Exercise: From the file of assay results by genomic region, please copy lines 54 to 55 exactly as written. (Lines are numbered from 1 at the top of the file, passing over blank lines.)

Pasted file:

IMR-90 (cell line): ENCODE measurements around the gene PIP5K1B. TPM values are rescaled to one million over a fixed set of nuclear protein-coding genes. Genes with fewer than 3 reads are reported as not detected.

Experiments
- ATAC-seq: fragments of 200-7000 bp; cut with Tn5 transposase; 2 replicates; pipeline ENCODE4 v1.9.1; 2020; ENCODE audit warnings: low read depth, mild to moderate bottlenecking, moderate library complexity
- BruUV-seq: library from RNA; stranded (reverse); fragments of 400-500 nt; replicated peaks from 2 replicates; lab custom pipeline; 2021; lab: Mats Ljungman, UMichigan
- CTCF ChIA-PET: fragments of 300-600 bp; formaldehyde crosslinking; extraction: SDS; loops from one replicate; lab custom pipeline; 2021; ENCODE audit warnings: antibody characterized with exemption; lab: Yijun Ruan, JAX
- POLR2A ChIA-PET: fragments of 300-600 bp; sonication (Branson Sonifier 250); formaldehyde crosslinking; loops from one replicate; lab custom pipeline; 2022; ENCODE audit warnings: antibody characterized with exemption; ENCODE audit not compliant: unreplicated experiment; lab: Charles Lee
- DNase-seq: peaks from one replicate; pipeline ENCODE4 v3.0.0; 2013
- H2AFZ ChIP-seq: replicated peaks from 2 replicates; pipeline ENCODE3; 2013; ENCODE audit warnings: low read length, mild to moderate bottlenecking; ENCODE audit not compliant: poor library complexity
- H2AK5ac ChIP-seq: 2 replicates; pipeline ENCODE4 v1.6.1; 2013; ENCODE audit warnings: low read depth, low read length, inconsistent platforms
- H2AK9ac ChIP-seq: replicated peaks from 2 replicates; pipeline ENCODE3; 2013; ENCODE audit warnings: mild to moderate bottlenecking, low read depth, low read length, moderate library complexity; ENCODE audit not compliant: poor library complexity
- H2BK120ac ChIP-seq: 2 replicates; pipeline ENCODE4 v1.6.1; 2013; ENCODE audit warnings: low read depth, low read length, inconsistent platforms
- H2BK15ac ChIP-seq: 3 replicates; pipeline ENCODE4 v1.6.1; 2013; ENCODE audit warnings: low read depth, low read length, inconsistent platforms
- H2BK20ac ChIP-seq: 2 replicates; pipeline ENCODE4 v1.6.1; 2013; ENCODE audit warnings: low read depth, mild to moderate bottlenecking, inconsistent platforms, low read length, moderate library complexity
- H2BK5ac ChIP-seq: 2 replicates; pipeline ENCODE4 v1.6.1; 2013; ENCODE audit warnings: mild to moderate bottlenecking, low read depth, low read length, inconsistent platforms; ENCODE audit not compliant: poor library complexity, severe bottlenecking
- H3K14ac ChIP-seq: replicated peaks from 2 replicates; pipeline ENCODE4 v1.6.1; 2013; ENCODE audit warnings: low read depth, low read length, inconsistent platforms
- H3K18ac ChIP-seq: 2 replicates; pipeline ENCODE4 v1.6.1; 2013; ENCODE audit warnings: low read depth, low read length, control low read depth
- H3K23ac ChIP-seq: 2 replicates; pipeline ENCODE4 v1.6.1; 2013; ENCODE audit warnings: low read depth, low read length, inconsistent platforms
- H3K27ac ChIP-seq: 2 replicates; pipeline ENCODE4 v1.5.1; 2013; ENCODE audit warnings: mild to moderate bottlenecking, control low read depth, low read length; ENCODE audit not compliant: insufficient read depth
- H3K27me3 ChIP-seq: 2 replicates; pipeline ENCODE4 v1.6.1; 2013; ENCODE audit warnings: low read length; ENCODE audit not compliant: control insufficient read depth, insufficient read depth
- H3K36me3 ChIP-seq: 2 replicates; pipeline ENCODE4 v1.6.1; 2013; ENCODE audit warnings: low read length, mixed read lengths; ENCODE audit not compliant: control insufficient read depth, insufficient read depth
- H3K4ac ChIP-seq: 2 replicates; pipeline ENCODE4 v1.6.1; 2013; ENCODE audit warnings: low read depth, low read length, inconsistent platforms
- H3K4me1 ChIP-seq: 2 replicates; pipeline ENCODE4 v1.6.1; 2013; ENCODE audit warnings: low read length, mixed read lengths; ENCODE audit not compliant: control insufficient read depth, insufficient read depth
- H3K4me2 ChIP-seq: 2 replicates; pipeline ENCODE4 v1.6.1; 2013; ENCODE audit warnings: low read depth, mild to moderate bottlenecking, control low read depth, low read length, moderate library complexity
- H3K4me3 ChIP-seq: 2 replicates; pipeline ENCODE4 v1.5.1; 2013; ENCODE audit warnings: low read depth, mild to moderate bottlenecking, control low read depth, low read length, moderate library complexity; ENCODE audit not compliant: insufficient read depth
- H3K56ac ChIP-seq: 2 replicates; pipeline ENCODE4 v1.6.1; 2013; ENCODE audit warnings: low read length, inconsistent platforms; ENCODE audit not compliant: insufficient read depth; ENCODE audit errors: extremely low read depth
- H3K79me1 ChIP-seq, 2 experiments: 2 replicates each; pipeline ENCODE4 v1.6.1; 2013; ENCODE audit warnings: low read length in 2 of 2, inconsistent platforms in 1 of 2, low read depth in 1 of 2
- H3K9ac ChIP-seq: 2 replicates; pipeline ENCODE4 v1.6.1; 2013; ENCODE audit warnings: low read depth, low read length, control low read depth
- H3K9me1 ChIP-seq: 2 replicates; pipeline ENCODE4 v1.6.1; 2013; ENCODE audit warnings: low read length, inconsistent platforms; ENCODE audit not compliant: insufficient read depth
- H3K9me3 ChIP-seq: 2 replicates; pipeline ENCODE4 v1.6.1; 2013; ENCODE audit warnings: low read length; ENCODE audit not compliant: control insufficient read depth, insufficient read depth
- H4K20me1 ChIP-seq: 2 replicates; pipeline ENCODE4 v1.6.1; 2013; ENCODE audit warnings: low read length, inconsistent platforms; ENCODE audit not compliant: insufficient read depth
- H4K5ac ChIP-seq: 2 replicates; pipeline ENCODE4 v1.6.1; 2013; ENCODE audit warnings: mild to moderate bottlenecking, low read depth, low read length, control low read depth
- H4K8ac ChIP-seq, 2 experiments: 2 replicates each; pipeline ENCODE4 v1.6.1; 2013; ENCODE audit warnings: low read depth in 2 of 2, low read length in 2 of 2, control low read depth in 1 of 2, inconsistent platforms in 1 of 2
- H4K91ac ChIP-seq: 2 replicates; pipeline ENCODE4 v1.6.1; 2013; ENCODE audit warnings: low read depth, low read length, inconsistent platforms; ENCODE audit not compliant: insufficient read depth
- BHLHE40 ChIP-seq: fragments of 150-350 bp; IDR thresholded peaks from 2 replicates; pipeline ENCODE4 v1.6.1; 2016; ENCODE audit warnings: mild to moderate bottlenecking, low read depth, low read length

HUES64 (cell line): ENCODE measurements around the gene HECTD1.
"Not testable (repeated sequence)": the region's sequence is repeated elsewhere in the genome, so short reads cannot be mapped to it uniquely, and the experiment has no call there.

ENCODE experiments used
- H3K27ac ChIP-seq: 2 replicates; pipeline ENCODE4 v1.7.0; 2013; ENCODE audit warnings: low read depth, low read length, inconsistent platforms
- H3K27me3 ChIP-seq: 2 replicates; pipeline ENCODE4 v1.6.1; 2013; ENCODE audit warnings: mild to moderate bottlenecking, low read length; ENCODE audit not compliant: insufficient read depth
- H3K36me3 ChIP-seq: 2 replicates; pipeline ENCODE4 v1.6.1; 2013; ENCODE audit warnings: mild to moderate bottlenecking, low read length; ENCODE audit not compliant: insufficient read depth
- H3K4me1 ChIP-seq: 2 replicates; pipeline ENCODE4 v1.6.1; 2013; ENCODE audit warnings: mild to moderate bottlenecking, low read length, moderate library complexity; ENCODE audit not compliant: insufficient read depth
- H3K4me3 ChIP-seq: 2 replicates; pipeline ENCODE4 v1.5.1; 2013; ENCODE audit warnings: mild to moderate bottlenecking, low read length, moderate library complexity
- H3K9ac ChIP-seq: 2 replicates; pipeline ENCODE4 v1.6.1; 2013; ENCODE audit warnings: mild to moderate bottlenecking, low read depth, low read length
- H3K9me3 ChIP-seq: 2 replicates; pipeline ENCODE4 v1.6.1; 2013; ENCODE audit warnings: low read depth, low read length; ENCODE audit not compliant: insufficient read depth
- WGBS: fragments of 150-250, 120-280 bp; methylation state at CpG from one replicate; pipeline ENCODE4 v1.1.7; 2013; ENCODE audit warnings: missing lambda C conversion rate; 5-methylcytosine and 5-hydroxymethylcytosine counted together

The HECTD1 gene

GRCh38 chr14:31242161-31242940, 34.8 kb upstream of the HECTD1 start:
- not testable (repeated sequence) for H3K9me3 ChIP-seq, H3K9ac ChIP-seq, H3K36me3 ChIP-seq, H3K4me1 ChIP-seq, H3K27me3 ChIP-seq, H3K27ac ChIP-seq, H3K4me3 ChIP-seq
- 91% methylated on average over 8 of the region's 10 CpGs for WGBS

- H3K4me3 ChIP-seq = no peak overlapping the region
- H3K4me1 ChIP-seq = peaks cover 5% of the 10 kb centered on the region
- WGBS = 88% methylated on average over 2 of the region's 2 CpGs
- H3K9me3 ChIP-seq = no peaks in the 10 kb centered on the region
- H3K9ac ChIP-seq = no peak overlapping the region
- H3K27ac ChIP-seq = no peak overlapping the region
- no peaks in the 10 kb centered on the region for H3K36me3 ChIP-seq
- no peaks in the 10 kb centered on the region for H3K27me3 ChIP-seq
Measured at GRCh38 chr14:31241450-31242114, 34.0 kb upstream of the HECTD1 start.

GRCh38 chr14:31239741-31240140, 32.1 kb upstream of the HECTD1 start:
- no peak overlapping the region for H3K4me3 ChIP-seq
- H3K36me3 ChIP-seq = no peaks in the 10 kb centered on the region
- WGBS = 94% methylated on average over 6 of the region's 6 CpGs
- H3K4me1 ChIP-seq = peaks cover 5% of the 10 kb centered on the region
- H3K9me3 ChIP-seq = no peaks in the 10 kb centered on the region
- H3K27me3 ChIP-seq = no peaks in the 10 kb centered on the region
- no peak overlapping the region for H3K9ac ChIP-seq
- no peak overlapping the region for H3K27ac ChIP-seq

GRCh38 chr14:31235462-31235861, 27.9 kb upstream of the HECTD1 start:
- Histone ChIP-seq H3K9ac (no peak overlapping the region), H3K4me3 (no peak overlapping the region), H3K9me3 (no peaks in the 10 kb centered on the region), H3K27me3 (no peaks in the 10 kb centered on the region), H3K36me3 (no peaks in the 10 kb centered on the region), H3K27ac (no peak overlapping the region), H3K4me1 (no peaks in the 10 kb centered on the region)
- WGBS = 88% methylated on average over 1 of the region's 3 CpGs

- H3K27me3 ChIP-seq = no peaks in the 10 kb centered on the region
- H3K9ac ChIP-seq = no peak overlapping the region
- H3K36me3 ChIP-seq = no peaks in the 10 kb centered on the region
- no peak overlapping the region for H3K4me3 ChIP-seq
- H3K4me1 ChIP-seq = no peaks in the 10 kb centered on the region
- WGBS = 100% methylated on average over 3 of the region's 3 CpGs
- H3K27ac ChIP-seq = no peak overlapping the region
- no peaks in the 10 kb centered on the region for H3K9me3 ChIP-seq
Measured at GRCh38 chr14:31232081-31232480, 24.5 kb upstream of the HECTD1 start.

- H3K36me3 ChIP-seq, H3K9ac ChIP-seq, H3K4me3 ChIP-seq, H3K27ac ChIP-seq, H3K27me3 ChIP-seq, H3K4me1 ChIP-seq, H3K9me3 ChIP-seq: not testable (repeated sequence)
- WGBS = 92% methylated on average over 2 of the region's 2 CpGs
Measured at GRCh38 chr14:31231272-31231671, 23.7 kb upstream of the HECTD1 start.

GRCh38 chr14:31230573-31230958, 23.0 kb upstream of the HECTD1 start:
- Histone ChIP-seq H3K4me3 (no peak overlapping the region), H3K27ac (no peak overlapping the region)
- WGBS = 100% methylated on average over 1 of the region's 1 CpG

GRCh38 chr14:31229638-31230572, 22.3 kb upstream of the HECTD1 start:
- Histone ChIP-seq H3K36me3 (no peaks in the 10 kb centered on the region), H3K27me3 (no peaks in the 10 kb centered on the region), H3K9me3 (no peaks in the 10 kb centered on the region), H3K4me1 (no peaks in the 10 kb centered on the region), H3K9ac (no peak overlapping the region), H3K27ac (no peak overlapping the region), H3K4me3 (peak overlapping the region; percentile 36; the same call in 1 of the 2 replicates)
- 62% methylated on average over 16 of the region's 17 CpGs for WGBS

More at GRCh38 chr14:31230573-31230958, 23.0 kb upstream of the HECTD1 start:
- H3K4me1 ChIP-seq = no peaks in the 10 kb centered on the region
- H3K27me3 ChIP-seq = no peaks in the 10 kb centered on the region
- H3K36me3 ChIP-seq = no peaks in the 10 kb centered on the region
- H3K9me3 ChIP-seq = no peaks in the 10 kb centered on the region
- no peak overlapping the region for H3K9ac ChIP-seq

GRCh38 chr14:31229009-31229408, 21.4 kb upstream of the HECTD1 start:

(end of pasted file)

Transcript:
- H3K9ac ChIP-seq = no peak overlapping the region
- H3K27ac ChIP-seq = no peak overlapping the region